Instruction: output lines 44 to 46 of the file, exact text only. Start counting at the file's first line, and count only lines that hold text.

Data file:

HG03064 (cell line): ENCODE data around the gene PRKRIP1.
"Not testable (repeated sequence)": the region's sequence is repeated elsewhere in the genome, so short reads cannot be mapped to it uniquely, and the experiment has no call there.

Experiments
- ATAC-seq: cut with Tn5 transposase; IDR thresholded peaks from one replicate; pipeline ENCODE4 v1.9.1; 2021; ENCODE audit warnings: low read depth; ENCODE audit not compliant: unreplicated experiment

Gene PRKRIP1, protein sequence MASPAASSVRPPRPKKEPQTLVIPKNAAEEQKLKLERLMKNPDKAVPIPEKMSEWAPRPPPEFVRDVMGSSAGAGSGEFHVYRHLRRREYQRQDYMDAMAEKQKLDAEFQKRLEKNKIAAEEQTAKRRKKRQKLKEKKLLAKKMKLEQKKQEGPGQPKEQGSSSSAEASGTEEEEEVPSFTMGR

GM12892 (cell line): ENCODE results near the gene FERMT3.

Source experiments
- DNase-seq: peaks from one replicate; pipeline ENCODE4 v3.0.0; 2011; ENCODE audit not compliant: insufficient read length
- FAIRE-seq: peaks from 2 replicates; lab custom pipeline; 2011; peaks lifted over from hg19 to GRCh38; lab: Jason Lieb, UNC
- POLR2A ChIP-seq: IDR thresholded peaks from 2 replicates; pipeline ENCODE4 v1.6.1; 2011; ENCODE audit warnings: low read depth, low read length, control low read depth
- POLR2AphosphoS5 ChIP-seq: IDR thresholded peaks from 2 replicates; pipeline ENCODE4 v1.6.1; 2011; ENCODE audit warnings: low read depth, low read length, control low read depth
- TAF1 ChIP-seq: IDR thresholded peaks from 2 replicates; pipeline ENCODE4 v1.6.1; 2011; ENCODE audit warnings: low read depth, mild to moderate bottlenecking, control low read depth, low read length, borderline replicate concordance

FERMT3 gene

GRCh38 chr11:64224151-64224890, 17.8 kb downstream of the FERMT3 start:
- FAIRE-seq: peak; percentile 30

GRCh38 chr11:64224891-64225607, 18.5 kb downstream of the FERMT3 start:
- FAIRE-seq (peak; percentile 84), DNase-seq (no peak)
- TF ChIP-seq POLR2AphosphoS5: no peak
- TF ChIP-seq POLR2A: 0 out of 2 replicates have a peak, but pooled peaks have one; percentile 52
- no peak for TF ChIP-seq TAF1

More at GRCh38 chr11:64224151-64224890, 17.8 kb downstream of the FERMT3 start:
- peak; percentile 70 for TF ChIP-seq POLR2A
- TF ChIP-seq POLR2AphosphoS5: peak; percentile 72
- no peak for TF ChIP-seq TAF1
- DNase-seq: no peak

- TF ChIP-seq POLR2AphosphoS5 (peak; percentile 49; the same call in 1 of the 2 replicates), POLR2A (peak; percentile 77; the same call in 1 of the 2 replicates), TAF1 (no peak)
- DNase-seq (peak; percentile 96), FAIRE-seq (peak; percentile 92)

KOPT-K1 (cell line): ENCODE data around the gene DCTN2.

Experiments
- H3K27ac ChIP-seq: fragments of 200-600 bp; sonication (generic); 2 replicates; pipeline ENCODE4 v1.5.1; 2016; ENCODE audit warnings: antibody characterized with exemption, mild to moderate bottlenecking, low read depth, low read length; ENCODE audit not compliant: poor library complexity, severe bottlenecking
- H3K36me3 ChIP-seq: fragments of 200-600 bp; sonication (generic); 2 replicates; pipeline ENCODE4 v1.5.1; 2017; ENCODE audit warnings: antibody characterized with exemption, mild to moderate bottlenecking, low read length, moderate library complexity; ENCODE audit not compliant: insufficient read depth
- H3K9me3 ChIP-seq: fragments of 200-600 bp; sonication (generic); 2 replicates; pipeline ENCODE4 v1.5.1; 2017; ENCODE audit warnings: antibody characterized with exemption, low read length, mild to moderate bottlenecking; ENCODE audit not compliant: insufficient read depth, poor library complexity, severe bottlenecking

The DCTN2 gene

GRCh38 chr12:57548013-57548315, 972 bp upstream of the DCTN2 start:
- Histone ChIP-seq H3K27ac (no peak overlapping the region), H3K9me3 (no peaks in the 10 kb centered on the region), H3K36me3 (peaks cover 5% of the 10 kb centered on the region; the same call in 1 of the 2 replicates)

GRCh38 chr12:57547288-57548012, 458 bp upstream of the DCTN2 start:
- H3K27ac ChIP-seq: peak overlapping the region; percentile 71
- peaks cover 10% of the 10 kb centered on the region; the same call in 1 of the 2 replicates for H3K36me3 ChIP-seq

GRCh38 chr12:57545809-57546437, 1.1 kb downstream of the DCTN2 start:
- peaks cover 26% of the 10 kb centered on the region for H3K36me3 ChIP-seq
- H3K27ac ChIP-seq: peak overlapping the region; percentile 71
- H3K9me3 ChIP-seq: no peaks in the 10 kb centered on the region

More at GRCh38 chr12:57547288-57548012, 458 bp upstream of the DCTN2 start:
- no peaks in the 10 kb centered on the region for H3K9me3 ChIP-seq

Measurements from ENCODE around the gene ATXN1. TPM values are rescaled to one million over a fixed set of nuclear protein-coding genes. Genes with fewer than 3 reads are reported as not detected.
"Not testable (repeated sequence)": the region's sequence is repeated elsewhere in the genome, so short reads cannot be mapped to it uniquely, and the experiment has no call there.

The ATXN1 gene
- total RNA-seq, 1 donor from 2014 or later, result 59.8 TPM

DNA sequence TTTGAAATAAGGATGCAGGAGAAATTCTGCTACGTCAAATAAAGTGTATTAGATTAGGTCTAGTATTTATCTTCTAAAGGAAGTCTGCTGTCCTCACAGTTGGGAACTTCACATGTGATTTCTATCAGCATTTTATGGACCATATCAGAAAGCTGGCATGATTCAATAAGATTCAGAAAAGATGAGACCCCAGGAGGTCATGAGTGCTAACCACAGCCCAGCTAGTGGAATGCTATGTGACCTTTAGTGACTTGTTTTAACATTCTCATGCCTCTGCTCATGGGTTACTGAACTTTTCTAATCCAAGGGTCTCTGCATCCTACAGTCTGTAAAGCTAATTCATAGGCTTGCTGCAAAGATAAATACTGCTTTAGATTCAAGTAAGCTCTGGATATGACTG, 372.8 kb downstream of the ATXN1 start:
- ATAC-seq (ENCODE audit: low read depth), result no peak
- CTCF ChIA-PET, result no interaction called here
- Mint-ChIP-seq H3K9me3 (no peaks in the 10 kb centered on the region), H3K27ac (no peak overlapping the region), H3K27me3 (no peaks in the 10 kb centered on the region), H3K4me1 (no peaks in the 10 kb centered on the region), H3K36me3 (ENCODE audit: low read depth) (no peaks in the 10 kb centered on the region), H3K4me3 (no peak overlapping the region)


- no peaks in the 10 kb centered on the region for H3K9me3 ChIP-seq

Measurements from ENCODE around the gene ATXN1. TPM values are rescaled to one million over a fixed set of nuclear protein-coding genes. Genes with fewer than 3 reads are reported as not detected.
"Not testable (repeated sequence)": the region's sequence is repeated elsewhere in the genome, so short reads cannot be mapped to it uniquely, and the experiment has no call there.